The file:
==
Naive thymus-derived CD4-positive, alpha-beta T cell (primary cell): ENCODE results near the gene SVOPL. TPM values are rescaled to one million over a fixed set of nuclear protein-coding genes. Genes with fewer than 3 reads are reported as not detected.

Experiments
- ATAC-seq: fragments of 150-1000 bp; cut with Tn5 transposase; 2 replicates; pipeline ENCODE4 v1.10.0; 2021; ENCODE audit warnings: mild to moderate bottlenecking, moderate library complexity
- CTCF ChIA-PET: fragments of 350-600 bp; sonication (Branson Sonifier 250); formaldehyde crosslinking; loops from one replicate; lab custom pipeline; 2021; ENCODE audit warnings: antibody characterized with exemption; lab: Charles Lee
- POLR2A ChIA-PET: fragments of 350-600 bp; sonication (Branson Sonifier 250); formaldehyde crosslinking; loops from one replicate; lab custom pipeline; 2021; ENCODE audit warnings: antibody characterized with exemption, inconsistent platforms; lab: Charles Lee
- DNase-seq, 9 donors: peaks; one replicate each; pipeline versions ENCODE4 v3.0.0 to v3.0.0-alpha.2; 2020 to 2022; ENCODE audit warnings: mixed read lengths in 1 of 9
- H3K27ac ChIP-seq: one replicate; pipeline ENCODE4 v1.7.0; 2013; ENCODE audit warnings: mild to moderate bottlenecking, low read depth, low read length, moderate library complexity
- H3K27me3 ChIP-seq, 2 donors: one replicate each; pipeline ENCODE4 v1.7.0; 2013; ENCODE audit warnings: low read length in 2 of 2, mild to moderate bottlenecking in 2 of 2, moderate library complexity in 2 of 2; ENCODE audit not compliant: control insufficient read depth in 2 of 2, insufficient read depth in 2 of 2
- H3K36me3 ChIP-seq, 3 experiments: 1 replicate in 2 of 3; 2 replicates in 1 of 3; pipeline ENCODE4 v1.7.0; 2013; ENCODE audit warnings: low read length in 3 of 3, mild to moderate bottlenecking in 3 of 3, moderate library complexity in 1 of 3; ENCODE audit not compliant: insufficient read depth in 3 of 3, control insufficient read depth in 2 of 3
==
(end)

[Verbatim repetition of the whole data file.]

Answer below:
Naive thymus-derived CD4-positive, alpha-beta T cell (primary cell): ENCODE results near the gene SVOPL. TPM values are rescaled to one million over a fixed set of nuclear protein-coding genes. Genes with fewer than 3 reads are reported as not detected.

Experiments
- ATAC-seq: fragments of 150-1000 bp; cut with Tn5 transposase; 2 replicates; pipeline ENCODE4 v1.10.0; 2021; ENCODE audit warnings: mild to moderate bottlenecking, moderate library complexity
- CTCF ChIA-PET: fragments of 350-600 bp; sonication (Branson Sonifier 250); formaldehyde crosslinking; loops from one replicate; lab custom pipeline; 2021; ENCODE audit warnings: antibody characterized with exemption; lab: Charles Lee
- POLR2A ChIA-PET: fragments of 350-600 bp; sonication (Branson Sonifier 250); formaldehyde crosslinking; loops from one replicate; lab custom pipeline; 2021; ENCODE audit warnings: antibody characterized with exemption, inconsistent platforms; lab: Charles Lee
- DNase-seq, 9 donors: peaks; one replicate each; pipeline versions ENCODE4 v3.0.0 to v3.0.0-alpha.2; 2020 to 2022; ENCODE audit warnings: mixed read lengths in 1 of 9
- H3K27ac ChIP-seq: one replicate; pipeline ENCODE4 v1.7.0; 2013; ENCODE audit warnings: mild to moderate bottlenecking, low read depth, low read length, moderate library complexity
- H3K27me3 ChIP-seq, 2 donors: one replicate each; pipeline ENCODE4 v1.7.0; 2013; ENCODE audit warnings: low read length in 2 of 2, mild to moderate bottlenecking in 2 of 2, moderate library complexity in 2 of 2; ENCODE audit not compliant: control insufficient read depth in 2 of 2, insufficient read depth in 2 of 2
- H3K36me3 ChIP-seq, 3 experiments: 1 replicate in 2 of 3; 2 replicates in 1 of 3; pipeline ENCODE4 v1.7.0; 2013; ENCODE audit warnings: low read length in 3 of 3, mild to moderate bottlenecking in 3 of 3, moderate library complexity in 1 of 3; ENCODE audit not compliant: insufficient read depth in 3 of 3, control insufficient read depth in 2 of 3